The word “circumcise” is found 87 times in the Bible. It is first commanded of Abraham in Genesis 17:10… God commands Abraham to be circumcised and then for all the male members of his family and any foreigners who want to be associated with Abraham’s family - they all had to be circumcised. In that context, God refers to circumcision as an “everlasting covenant” (17:13). Those who were not circumcised would be “cut off” from the people because they had “broken the covenant” (17:14). Most nations in the Ancient Near East did circumcise; Philistines were notable for not practicing this rite and that’s why we read last week how David refers to the Philistines as “uncircumcised.” It was a term to suggest the Philistines were not cultured.

A male had to be circumcised, even a stranger, before he could eat the Passover (Exo. 12:44, 48). This passage was commanded before the Law of Moses was specifically given. But circumcision was inscribed into the law of Moses, at 8 days old (Lev. 12:3 - this is the one and only commandment in the Law to circumcise). It is interesting that there are twice as many references (actually two) to the need for Israel to circumcise their heart as to circumcise the flesh (Deut. 10:16; 30:6).

There is a reference to circumcision in Joshua 5 but otherwise, we do not see circumcision again until Jeremiah 4:4 where the prophet commands Israel again to circumcise their hearts. A few chapters later (9:25), God warns Israel that one day, He would punish those who were circumcised physically but were not circumcised spiritually; that is, whose hearts were not fully dedicated in trust and obedience to Jehovah God.

So, before we get into Acts 15, we need to keep these two points in mind: the Law of Moses was given to the nation of Israel which formed them as God’s people; (#2) circumcision was practiced by the Jews under God’s command. Yet, too many believed that as long as they were circumcised they really could live any way they wanted. It’s like in our day, I had a young man who wanted me to baptize him but he was at that time living with his girlfriend. I said, “I can’t do that. You are living in violation of God’s law. Baptism would do you no good. You repent first and then I’ll baptize you.”

Let’s turn now to Acts 15…

THE PROBLEM - 15:1-5:
We have looked at the baptism of the first non-Jew - Cornelius - in Acts 10. In Acts 10:45, we saw where Jewish Christians went with Peter to study with Cornelius. Luke refers to them as “circumcised believers.” It was important to point that out because Cornelius was probably not circumcised but the greater point was, he was a non-Jew. It amazed the circumcised believers that God would pour out His Spirit on a non-Jew who was, again, probably not circumcised. That was God’s message to the Jews that circumcision, physical circumcision, was no longer required in order to be in the new covenant with God.

As we can all imagine, the relationship between Jewish Christians and the Law of Moses, in general, and the rite of circumcision, specifically, becomes a major issue in the early days of the church. Paul will mention circumcision 16 times in the letter of Romans and 13 times in the letter of Galatians, the two letters most concerned with Jewish Christians’ relationship with the law & circumcision. Paul will also mention circumcision in 1 Cor (7:18-19), Eph (2:11), Philippians (2:11; 3:2-3, 5), and Col (2:11; 3:11; 4:11) as well as Titus (1:10). Remember how God commanded Israel to circumcise their hearts? Well, in Colossians 2:11-12, Paul says that baptism, burial in water, is the moment when our hearts are circumcised by Christ.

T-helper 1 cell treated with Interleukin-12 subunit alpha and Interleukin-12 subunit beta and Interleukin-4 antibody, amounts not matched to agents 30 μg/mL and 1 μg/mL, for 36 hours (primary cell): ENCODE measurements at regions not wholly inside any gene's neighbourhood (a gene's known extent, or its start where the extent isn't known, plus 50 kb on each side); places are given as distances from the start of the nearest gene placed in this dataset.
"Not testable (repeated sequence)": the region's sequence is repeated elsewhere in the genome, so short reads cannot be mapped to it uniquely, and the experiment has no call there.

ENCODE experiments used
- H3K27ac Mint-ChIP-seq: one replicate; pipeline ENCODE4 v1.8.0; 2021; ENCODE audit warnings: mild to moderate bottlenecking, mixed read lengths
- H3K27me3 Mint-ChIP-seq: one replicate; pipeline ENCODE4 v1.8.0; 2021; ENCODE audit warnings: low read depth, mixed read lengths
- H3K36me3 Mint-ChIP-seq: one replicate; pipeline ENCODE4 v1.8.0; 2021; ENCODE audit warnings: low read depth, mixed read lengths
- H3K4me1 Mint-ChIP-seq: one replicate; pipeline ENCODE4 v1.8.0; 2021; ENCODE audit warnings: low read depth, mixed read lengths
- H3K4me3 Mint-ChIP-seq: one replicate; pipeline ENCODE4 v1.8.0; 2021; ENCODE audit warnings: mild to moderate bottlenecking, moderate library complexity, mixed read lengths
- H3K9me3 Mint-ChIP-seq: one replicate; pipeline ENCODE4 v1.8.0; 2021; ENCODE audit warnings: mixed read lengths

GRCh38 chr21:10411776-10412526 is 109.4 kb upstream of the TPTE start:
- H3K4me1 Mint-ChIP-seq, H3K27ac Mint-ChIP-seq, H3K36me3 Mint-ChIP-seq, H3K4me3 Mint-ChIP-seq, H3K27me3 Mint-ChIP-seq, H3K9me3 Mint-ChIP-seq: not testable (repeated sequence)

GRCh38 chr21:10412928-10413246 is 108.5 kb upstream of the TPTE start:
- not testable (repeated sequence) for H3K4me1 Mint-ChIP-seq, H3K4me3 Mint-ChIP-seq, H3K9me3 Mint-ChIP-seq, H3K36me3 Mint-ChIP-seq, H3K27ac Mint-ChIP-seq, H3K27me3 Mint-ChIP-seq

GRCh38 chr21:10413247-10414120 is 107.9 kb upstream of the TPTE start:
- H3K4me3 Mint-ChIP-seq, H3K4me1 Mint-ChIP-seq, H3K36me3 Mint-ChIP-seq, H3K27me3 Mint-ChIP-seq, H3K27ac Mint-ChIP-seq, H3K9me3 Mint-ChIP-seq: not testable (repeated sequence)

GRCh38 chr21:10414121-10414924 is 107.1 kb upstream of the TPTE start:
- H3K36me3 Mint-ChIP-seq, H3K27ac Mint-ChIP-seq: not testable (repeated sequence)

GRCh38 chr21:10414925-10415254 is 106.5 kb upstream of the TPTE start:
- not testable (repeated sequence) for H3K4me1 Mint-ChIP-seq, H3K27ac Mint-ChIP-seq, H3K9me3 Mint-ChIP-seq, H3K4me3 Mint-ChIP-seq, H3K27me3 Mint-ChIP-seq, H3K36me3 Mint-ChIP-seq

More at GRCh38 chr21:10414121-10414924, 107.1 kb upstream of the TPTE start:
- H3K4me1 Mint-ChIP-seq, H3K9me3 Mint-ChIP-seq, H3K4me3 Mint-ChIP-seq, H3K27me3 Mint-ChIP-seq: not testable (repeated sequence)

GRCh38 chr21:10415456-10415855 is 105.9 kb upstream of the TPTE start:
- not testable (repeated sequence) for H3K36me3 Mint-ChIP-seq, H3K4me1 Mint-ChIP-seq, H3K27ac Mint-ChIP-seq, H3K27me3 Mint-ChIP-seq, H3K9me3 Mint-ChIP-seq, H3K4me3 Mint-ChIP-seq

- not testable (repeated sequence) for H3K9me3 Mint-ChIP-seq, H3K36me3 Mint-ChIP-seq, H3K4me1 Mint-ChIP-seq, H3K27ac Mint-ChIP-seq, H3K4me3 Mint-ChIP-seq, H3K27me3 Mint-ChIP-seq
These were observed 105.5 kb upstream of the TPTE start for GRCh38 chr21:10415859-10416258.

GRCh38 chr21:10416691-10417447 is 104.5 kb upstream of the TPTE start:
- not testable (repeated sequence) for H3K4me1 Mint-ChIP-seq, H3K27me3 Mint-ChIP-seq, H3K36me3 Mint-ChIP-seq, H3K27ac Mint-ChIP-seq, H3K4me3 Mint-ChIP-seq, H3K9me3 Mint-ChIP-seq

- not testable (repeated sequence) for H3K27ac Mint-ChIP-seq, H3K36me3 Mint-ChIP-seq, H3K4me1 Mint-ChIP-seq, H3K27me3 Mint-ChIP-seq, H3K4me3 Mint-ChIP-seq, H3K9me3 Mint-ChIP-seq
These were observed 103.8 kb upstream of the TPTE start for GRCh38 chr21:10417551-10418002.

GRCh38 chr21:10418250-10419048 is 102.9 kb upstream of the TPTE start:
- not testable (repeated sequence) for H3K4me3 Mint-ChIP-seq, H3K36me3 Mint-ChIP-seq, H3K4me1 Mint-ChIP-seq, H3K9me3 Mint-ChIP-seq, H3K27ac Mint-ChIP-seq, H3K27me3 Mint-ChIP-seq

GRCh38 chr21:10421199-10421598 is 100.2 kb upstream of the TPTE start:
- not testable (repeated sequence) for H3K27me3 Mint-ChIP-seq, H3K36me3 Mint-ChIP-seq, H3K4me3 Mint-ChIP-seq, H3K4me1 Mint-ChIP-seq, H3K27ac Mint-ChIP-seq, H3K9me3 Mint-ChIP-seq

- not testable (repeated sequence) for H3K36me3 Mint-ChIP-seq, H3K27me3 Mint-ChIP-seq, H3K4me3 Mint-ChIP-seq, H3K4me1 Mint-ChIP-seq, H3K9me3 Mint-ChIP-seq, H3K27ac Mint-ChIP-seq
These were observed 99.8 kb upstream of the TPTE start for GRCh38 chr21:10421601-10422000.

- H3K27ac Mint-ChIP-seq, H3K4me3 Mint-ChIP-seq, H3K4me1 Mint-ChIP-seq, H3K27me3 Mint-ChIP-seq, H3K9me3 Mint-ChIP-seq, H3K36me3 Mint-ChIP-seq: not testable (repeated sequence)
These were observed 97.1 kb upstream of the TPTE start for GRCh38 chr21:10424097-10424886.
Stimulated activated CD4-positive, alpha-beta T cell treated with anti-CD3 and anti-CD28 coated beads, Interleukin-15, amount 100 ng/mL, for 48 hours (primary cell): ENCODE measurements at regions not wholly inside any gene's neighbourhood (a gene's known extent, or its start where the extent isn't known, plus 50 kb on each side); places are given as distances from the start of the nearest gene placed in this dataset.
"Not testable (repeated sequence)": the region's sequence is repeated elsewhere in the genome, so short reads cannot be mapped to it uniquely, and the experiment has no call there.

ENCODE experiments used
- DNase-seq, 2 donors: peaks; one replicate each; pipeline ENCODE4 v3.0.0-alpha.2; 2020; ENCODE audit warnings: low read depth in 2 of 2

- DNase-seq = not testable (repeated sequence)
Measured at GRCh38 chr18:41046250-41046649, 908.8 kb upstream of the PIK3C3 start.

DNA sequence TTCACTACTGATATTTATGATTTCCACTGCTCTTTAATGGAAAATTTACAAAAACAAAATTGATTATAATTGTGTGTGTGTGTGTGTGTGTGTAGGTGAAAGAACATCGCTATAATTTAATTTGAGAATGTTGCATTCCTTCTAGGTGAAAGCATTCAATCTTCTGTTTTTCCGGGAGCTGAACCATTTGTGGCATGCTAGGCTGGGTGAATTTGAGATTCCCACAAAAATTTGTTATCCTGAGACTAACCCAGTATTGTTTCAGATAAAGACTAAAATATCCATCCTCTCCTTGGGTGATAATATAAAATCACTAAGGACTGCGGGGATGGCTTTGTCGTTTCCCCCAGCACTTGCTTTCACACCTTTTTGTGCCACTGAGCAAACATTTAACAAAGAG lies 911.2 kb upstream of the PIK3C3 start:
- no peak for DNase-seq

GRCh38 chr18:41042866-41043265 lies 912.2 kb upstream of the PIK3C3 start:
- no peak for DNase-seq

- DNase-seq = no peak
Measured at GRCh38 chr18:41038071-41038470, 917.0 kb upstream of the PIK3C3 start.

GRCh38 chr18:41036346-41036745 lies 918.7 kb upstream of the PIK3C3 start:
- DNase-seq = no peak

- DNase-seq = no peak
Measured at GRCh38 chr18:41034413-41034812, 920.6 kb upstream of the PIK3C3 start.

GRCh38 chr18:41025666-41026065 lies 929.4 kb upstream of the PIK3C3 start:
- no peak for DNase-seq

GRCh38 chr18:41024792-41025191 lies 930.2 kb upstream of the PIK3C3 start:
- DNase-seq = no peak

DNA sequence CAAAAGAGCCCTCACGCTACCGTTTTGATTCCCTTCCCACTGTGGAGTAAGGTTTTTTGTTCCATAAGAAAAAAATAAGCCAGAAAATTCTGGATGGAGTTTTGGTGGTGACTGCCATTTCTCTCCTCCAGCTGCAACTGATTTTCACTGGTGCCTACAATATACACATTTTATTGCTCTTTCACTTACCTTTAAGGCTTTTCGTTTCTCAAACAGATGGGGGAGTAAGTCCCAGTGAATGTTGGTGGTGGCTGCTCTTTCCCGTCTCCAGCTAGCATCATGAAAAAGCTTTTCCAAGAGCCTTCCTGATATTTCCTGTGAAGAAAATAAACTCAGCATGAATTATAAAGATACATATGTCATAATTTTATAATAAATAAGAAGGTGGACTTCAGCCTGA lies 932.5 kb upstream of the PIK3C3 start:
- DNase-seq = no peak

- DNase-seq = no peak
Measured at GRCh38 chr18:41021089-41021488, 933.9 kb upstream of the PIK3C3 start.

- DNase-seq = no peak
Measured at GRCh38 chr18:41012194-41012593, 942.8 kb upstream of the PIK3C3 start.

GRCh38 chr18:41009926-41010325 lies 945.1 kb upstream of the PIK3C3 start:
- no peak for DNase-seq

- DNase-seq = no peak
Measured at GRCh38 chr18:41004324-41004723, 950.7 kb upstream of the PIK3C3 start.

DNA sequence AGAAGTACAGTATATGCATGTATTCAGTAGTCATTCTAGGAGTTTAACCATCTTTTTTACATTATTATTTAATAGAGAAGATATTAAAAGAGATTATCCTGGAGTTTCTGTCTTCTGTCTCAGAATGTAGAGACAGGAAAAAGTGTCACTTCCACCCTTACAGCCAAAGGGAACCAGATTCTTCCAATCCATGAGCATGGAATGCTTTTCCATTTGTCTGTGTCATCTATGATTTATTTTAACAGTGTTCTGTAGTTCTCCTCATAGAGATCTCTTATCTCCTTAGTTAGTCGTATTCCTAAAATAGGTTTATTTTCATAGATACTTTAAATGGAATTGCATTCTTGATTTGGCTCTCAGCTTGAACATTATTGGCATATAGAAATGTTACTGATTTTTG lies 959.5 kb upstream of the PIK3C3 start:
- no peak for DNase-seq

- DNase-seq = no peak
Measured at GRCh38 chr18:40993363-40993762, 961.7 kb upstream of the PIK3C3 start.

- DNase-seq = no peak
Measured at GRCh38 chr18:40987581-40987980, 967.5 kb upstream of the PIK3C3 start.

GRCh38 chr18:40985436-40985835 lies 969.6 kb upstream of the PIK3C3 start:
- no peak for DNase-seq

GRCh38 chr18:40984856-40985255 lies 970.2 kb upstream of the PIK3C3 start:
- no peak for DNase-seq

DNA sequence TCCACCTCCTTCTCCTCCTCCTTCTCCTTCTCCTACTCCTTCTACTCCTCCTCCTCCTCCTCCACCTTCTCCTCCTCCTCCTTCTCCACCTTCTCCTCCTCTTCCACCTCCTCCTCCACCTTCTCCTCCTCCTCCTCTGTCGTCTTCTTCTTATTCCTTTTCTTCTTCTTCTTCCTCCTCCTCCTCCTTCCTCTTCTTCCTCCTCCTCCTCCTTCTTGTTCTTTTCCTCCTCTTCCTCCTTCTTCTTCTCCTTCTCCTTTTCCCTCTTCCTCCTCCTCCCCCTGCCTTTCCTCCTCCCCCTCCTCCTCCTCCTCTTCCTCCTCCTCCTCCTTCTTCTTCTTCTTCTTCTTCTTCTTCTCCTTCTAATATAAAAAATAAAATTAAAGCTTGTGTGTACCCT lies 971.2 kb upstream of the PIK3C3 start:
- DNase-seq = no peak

But that whole question of the role of the law and circumcision is really resolved right here in Acts 15, with the conference that occurs with the elders of the church in Jerusalem, the apostles of Christ, and the two missionaries who have been preaching the gospel of Christ to non-Jews and not requiring them to be circumcised to be saved - Paul and Barnabas.

THE EVIDENCE - 15:6-21:
There are several lines of evidence that is brought forward in order to answer this question.

Evidence #1 (15:6-11) — Peter rehearses what happened when he went to the house of Cornelius. Cornelius received the Holy Spirit of God without having to be circumcised and Cornelius responded to Peter’s preaching by being baptized. In that whole way, Cornelius was acting on faith in Jesus (15:9) and that’s how he received the grace of the Lord Jesus (15:11). There was no command by God for Cornelius to be circumcised. But I also want to point out here that Peter says, “We believe that we [Jews] are saved through the grace of the Lord Jesus, in the same way as they [Gentiles] also are.” Here, Peter states emphatically that there is only one plan of salvation, for both Jews and Gentiles and it does not consist of obeying the Law of Moses nor circumcision.